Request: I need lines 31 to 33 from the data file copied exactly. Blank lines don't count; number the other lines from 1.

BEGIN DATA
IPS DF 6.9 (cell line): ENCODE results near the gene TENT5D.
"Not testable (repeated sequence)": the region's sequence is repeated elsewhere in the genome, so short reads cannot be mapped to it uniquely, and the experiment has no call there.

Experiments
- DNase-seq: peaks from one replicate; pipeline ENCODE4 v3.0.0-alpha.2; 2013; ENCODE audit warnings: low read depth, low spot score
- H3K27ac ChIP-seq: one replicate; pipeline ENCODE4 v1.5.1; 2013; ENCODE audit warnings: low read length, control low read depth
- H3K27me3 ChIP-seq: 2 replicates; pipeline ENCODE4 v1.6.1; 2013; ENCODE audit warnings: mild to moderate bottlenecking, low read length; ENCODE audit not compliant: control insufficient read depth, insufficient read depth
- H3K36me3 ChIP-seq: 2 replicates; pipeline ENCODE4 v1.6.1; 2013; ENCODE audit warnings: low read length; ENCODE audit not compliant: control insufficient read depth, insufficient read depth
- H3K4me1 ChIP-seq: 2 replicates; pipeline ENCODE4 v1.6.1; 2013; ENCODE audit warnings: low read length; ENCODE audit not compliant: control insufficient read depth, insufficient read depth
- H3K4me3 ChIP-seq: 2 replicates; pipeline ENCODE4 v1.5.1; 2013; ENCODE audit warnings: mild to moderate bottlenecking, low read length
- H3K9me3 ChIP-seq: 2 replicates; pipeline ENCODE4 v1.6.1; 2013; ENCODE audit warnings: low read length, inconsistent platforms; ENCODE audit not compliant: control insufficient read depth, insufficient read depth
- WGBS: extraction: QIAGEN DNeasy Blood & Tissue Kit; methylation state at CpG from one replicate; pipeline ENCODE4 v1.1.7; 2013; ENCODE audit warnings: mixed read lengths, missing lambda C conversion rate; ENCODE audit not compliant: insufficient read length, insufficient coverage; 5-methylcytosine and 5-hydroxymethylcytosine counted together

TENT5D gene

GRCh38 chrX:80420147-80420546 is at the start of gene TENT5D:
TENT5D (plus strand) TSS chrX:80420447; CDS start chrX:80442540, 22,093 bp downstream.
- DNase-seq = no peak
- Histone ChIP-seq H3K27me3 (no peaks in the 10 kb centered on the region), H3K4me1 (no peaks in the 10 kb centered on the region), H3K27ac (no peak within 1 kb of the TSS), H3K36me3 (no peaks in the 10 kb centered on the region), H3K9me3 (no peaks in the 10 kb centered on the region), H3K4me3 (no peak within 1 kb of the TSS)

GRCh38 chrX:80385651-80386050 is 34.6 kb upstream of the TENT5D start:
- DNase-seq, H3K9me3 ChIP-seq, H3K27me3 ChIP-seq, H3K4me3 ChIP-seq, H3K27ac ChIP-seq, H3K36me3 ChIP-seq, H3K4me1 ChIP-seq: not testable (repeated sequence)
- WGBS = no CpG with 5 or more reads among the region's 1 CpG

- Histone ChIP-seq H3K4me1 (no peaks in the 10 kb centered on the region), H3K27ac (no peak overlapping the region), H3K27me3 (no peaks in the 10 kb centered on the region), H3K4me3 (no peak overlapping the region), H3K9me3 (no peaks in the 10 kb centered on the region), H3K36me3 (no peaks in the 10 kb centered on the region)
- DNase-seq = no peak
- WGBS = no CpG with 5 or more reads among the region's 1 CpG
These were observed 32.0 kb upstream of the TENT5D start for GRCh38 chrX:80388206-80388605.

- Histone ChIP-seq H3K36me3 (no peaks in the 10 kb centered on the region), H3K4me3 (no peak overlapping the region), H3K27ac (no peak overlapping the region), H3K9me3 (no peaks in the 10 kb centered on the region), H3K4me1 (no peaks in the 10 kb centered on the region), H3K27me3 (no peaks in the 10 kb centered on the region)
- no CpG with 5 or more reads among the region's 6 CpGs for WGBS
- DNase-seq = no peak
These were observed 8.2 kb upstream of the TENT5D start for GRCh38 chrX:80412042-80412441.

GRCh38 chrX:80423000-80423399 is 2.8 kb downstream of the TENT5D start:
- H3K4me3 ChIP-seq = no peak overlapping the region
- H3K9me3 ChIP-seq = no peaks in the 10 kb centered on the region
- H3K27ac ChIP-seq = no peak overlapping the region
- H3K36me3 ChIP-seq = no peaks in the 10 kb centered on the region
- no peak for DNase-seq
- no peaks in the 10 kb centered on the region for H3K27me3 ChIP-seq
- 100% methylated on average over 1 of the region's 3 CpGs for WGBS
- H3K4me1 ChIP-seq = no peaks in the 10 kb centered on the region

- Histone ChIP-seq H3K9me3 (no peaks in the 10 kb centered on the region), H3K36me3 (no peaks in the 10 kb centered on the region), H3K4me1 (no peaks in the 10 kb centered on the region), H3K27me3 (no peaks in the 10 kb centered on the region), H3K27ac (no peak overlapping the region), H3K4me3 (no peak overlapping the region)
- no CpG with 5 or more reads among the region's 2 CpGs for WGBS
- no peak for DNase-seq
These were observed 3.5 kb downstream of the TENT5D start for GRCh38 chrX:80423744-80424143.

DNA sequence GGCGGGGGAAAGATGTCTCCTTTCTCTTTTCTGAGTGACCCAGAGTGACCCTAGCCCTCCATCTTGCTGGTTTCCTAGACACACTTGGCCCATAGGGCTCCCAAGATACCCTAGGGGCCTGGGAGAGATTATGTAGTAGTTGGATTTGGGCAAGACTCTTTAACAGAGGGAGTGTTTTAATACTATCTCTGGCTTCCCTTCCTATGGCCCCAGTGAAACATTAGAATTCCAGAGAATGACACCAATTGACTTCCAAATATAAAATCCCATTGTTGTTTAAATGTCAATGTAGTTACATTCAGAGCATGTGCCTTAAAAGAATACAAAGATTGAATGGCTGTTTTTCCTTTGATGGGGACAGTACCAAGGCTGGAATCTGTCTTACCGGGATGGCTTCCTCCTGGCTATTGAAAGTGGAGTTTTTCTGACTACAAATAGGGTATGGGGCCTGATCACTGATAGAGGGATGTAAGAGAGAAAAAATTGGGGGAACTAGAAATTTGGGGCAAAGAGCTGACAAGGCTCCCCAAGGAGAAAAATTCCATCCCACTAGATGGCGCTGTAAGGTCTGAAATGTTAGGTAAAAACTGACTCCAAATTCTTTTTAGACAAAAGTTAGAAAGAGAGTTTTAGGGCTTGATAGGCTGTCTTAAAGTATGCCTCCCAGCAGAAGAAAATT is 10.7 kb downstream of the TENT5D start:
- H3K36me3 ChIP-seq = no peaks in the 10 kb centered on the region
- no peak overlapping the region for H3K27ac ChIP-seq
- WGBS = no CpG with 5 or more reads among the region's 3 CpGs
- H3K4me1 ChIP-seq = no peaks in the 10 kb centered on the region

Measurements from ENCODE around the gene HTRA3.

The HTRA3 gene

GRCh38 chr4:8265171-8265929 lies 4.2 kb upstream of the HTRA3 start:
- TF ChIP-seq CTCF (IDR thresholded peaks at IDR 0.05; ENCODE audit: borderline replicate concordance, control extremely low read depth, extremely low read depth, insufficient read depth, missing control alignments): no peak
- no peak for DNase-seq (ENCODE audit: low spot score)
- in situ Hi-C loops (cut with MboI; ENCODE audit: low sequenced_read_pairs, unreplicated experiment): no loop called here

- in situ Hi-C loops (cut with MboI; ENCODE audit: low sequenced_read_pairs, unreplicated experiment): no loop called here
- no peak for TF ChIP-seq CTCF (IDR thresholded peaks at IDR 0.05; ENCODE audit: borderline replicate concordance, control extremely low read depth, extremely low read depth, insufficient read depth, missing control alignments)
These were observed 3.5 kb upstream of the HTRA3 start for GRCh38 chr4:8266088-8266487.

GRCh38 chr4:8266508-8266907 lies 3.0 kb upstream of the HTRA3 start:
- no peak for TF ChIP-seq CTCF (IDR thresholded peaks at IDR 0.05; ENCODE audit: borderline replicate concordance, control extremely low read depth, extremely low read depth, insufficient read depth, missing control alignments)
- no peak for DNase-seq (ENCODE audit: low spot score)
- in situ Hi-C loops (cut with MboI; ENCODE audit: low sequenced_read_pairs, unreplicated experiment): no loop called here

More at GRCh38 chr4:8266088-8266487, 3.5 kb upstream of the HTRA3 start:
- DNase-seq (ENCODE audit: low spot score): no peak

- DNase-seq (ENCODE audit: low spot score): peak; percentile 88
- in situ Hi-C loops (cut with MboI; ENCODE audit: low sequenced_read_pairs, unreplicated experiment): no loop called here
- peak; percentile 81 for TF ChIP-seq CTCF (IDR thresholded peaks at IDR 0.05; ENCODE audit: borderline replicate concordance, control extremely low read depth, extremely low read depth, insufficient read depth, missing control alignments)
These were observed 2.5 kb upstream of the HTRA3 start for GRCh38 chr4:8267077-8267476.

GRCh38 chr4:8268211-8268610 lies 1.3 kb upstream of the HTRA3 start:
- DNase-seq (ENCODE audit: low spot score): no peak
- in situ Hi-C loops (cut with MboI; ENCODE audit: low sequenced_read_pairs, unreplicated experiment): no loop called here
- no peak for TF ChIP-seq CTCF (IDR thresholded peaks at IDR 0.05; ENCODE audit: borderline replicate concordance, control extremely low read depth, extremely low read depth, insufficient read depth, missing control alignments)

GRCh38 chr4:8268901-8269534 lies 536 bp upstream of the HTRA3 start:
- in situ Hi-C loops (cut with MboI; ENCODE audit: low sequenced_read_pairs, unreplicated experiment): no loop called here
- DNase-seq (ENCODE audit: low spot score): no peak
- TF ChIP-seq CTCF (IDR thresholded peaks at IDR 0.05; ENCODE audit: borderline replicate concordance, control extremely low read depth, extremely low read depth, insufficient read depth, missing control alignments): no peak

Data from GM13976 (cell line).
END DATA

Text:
- H3K27ac ChIP-seq = no peak overlapping the region
- H3K36me3 ChIP-seq = no peaks in the 10 kb centered on the region
- no peak for DNase-seq